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PSN Review – Magic Ball

January 21, 2009 Written by Paulmichael Contreras

PSN

Rip this place apart!

Rip this place apart!

Another week, another PSN update goes by. This time, you saw the downloadable game by the name of “Magic Ball” for $10 and gave it a pass. Was that such a wise decision? Read this review to find out!

No ground makes buildings collapse!

No ground makes buildings collapse!

It seems the longer the PS Store is around, the more games it receives. Another reputable digital distribution service (you know the one!) has been around for a significantly longer amount of time, and as such some of its products can be classified as, shall we say, shovelware? It seems to be the way with all of these services. And it makes sense too – games are far cheaper to produce for this medium and usually turn a profit in a short amount of time. Does Magic Ball fit this bill? Is the PS Store soon to see title after title with little to no substance? If this game is any indication, the answer is most definitely a loud NO.

Let’s talk gameplay. What you get here is fairly simple – your goal is to clear a level of everything by bouncing a ball around the playfield and hit various objects. Yes, like Arkanoid or other such classic arcade games. That’s what originally drew me to this little title. I love some good brick-busting challenges; there’s few things better to play than a good round of Revenge of Doh. Now, having said all that, it’s obvious that this game probably won’t appeal to those who aren’t fans of this genre, as the core gameplay remains the same. Though really, why mess with a proven formula? But it gets better. First of all, there are infinite continues if you choose to do so. Fail a level by running out of lives, and you are given the option to retry that level as if nothing had happened. You restart it with the same amount of lives and points as you had before.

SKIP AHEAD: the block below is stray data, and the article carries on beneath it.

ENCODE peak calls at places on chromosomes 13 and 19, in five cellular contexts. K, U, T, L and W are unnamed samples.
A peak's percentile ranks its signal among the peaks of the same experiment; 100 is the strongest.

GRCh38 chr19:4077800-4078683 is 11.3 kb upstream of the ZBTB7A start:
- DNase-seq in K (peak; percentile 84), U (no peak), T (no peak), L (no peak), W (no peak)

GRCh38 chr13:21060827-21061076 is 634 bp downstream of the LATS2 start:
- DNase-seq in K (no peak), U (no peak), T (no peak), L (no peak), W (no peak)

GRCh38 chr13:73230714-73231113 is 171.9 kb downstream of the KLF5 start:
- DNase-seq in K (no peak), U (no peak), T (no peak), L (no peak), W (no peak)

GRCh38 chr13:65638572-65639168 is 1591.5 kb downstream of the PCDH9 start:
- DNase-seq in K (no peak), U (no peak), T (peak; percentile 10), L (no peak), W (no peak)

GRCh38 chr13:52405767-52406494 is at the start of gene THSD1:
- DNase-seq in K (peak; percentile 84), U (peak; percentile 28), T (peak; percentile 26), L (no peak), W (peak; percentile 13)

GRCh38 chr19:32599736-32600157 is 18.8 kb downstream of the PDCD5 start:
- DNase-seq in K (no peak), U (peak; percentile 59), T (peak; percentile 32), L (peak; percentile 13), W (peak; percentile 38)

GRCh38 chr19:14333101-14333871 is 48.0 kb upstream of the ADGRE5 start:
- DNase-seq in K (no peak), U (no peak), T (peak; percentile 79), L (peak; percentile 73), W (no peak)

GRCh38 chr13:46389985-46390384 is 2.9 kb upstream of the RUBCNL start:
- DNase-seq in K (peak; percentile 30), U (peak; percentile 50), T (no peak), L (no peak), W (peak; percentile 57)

This can be both a blessing and a curse, especially if you only had one life going into a difficult level. It is an option, so those looking to challenge themselves by making it through the entire game on one set of lives can still set out to do so. Next, for one of my favorite features. You know when you’re almost done with the level but can’t seem to hit those last few blocks? Next thing you know the damn thing is taking ten minutes when you were basically done in two. This game helps you out by seeing that you’re not hitting anything and in turn hits remaining objects (which are “blocks” in normal Arkanoid clones) with lightning strikes. It doesn’t seem to do this all the time, however, and seems to be reliant on what powerups you came across recently. At any rate, once you get down to just a handful of blocks left, the End Level powerup comes down and you’re free to go on to the next level without clearing those last few blocks.

Everything keeps falling after this.

Everything keeps falling after this.

Now for the interesting part. It seems the PlayStation 3 is always touting how fast it is, and this game puts the system to good use in utilizing a full physics system for everything on the playfield. Each level has “blocks” in three directions – back, forward, and on top. There are layers to these levels, and when you destroy a block anything resting on top of that block falls to the ground according to gravity and other physics-related properties. This can make for some cool moments within the game, and can even play to part of your strategy in clearing the level quickly, or to build up combos.